One of DocFest’s highlights is Robert Greene’s Sundance award-winning deconstruction of Florida newswoman Christine Chubbick’s notorious on-air suicide. Actress Kate Lyn Sheil is preparing for the role of the ill-fated newswoman by researching Chubbick’s past. But as Sheil meets Chubbick’s co-workers and researches old newspaper accounts, it soon becomes clear how little is truly understood about Chubbick’s act. A fascinating study of both the actor at work and the difficulties of comprehending the past.

Screens June 9 at the Roxie Theatre

Los Punks: We Are All We Have

In the backyards of South Central and East Los Angeles, punk rock is very definitely not dead. Angela Boatwright’s film takes viewers inside this thriving subculture of mosh pits and bands. The viewer meets the Hispanic teens and young adults from different family and social backgrounds who bond together over this thrashing music.

Screens June 11 and 15 at the Roxie Theatre

Lost Landscapes Of Los Angeles — Live!

Archivist Rick Prelinger goes south of San Francisco to the City of Angels for his new collection of lost landscapes. Using home movies and studio outtakes, Prelinger’s presentation takes viewers back to now-vanished sites of 20th century Los Angeles. Audience members are encouraged to discuss what particular landscape or event is captured in the footage Prelinger presents.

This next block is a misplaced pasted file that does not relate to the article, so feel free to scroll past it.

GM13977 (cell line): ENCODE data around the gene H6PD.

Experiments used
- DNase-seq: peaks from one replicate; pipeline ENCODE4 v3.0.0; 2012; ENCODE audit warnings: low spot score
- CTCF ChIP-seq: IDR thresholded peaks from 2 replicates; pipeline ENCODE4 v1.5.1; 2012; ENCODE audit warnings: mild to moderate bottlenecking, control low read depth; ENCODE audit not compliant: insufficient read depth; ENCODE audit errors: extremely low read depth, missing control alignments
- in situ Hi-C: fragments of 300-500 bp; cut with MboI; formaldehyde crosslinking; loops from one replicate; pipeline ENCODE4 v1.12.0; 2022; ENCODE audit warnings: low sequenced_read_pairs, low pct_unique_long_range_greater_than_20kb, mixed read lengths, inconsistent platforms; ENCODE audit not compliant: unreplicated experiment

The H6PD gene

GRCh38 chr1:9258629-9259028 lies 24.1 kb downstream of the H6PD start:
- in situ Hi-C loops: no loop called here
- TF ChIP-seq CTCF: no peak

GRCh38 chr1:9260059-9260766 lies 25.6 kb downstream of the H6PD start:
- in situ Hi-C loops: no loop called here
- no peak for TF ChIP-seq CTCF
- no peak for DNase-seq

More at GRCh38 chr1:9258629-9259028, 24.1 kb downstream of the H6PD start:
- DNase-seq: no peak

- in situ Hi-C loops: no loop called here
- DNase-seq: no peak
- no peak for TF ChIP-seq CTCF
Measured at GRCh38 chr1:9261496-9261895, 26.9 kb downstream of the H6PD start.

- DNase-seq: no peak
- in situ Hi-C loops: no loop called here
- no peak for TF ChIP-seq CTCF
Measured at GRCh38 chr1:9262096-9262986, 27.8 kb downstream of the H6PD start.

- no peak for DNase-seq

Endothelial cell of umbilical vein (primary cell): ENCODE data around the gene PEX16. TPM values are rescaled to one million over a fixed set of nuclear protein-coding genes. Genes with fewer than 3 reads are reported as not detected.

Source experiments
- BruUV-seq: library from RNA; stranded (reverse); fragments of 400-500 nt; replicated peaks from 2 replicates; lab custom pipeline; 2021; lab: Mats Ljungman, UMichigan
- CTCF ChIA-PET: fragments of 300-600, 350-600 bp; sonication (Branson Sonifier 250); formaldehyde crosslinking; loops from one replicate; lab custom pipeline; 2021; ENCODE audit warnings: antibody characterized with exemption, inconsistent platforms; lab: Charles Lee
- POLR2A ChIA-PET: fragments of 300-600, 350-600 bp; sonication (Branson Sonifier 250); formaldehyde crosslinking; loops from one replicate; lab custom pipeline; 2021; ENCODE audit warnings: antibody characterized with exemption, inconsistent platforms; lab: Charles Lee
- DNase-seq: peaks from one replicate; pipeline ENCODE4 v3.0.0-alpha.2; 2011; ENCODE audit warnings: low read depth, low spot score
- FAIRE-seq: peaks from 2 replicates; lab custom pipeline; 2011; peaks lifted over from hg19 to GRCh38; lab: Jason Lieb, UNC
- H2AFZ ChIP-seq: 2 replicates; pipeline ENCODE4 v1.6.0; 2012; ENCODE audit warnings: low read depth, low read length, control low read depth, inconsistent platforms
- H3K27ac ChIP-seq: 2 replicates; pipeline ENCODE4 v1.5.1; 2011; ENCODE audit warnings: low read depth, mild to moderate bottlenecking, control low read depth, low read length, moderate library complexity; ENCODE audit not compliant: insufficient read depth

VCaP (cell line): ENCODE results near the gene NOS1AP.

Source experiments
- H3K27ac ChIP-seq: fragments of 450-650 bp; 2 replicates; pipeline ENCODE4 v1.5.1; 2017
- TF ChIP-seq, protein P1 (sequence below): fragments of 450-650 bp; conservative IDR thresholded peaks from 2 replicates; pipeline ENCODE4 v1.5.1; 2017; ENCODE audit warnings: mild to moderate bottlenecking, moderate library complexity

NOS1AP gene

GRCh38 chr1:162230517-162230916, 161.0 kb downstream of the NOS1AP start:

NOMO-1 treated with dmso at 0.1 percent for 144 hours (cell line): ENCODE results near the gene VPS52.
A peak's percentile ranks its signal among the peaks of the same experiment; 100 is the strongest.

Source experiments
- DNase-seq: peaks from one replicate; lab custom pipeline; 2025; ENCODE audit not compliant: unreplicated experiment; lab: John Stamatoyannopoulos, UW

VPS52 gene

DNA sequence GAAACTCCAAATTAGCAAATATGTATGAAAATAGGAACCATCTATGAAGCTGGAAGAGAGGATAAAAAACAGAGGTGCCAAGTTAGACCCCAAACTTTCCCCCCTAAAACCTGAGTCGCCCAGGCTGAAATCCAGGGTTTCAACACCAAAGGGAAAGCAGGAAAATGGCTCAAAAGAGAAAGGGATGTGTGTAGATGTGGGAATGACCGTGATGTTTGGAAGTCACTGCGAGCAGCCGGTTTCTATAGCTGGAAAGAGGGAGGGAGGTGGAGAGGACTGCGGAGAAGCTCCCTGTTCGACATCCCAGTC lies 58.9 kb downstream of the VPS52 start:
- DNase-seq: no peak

Screens June 14 at the Roxie Theatre

The Million Dollar Duck

Google the Federal Duck Stamp Art Contest, and you’ll learn it’s both an effective conservation tool and the U.S. government’s only juried art competition. Watch Brian Davis’ entertaining and even suspenseful documentary, and you’ll meet some of the sometimes quirky folks who take part in the annual competition. These subjects include a trio of brothers who’ve won previous Duck Stamp contests, a decidedly non-representational duck artist, and a woman working in the shadow of her successful painting dog. Winner of both the Jury and Audience Awards for Best Documentary at the 2016 Slamdance Film Festival.

Screens June 8 at the Roxie Theatre and June 11 at the Vogue Theatre

Off The Rails

Darius Mc Collum has earned a reputation as New York City’s transit thief. For 35 years, he has impersonated MTA staff and driven buses and subway trains. At the root of Mc Collum’s acts are two factors: his Asperger’s syndrome and the way the transit system became his safe place in a hostile world. But after having arrested and imprisoned Mc Collum over 30 times, the New York criminal justice system seems no closer to stopping or dealing with the man’s transit thefts.

Screens June 12 at the Roxie Theatre and June 14 at the Vogue Theatre

The Promised Band

How can forming a band be an avenue into exploring Israeli-Palestinian tensions? In Jen Heck’s Cinequest award-winner, the answer comes via a project of Heck’s to get Israeli and Palestinian women to socialize with each other. How the band fits into this project is a testament to the difficulties of overcoming what feels like insurmountable social and political barriers to lowering hostilities between Arabs and Jews.

Screens June 11 at the Vogue Theatre

About the Author

I'm a film reviewer for the Beyond Chron blog. Agnes Varda and Hirokazu Kore-eda are among my favorite filmmakers. I occasionally break down and watch a good action film...but don't tell anyone.